Cricket mania and borderline hysteria

Pakistan will face India in the Cricket World Cup 2011 semi-final on Indian soil tomorrow (March 30). In a welcome move, Indian Prime Minister Manmohan Singh invited both President Zardari and Prime Minister Gilani to come and watch the match with him at Mohali. Prime Minister Gilani has accepted his counterpart’s invitation and will be going to India to watch the semi-final. This is cricket diplomacy at its very best. At a time when the relationship between India and Pakistan is at a low after the Mumbai terror attacks in 2008, Dr Singh’s hand of friendship must be appreciated. This is not to say that cricket diplomacy will lead to some big breakthrough but at least it will create a good environment for both countries. Indo-Pak interior secretaries met yesterday for the first round of talks in Delhi. The talks went relatively well as can be seen by the positive statements made by both Indian and Pakistani interior secretaries. Indian Home Secretary G K Pillai termed the talks as “extremely positive” and said that progress was made “in the right direction”. Pakistan’s Interior Secretary Chaudhary Qamar Zaman’s comments were no different from Mr Pillai. Mr Zaman said the talks went well and “a very positive attitude displayed on both sides”. This is a good development. It is hoped that the dialogue process between India and Pakistan will not derail again as it has only strengthened the hardliners and not helped the two neighbouring countries at all.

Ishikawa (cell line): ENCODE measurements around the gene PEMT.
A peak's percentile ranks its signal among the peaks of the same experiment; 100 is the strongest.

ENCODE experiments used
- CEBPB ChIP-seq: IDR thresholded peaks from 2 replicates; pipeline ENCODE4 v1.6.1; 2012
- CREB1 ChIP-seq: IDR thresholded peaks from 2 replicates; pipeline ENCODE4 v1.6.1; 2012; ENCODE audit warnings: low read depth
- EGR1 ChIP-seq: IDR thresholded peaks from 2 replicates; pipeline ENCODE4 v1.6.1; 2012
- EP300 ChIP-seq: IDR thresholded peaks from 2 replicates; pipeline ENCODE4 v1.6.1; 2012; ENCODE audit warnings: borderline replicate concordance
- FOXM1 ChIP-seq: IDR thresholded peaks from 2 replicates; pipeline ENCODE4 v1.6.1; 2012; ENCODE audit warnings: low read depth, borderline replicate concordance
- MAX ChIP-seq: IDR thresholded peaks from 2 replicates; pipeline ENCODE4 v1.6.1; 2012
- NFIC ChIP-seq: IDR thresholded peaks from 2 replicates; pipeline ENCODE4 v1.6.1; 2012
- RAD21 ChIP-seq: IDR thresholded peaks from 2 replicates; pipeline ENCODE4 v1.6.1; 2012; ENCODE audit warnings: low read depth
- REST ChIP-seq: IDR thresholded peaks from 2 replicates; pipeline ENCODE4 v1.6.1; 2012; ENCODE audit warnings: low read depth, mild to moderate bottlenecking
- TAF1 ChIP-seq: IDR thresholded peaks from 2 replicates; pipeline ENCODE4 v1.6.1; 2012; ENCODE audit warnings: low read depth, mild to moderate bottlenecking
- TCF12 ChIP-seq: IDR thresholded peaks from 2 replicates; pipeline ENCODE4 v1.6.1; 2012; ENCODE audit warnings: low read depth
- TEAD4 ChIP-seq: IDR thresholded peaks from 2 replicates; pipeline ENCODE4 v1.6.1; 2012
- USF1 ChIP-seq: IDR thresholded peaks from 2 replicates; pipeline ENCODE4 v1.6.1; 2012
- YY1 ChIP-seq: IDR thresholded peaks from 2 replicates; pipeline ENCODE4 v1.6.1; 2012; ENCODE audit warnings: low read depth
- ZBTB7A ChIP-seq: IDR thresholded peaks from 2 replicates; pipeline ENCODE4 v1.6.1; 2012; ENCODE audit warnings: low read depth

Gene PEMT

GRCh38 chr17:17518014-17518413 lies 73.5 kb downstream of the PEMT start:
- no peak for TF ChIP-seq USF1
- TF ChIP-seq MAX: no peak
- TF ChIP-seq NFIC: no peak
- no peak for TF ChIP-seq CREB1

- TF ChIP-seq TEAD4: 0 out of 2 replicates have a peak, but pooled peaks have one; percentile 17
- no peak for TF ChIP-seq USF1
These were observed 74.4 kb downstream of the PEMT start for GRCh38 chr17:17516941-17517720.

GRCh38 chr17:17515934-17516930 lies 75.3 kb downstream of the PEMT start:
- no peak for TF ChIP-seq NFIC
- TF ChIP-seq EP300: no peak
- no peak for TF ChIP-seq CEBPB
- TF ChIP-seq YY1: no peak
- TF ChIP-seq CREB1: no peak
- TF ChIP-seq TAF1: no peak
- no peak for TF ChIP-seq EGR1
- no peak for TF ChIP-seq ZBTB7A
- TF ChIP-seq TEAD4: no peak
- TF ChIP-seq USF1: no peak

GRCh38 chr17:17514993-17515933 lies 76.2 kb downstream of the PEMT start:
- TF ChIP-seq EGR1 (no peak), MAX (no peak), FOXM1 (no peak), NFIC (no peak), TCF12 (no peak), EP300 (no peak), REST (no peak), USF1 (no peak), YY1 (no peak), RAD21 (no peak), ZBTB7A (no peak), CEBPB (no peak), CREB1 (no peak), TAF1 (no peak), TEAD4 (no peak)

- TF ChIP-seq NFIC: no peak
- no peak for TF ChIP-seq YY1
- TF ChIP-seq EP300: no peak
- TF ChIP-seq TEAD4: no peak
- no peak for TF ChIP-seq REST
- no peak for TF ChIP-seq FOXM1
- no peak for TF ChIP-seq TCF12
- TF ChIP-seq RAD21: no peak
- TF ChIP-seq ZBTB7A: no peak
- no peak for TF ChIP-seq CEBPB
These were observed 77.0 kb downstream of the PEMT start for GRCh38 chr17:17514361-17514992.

The semi-final on Wednesday will be an exciting one for sure. On both sides of Wagah, emotions are high, passions are rising and the people of subcontinent want their respective side to win. The pressure on both teams is immensely high. Now Interior Minister Rehman Malik has added his two cents to this pressure, which quite frankly our cricket team could have done without. “I had given a warning [on Sunday] that there should be no match fixing. This time I am watching it very closely. If any such thing happens we will take action,” said Mr Malik. He further added, “I should not have revealed but we have put them under strict surveillance, like who are the people meeting our players, with whom they are talking by telephone. It was necessary after what had happened in London. We cannot take any chance.” Just two days before the match, Mr Malik ‘revealed’ that his own team is under suspicion and the state is keeping tabs on them. The media is now grilling our cricketers with regards to Mr Malik’s statement. Pakistani captain Shahid Afridi did not sound too happy with this statement and said, “I do not think he should have said such a thing at such a time.” Mr Afridi is right on the mark here. Did our interior minister not realise what sort of pressure this can put on the team and how demoralising it can be, that too before such an important match? Mr Malik claims that his statement was taken in the wrong context and was actually meant to ‘dent’ the betting mafia. Whatever his reasons, he should not only apologise to the team but should avoid making such provocative statements in the future.

Tomorrow’s match will surely give an adrenaline rush to millions of cricket fans around the globe. The team that plays better on the day will win the game. Cricket cannot get better than this.

(my editorial in Daily Times)


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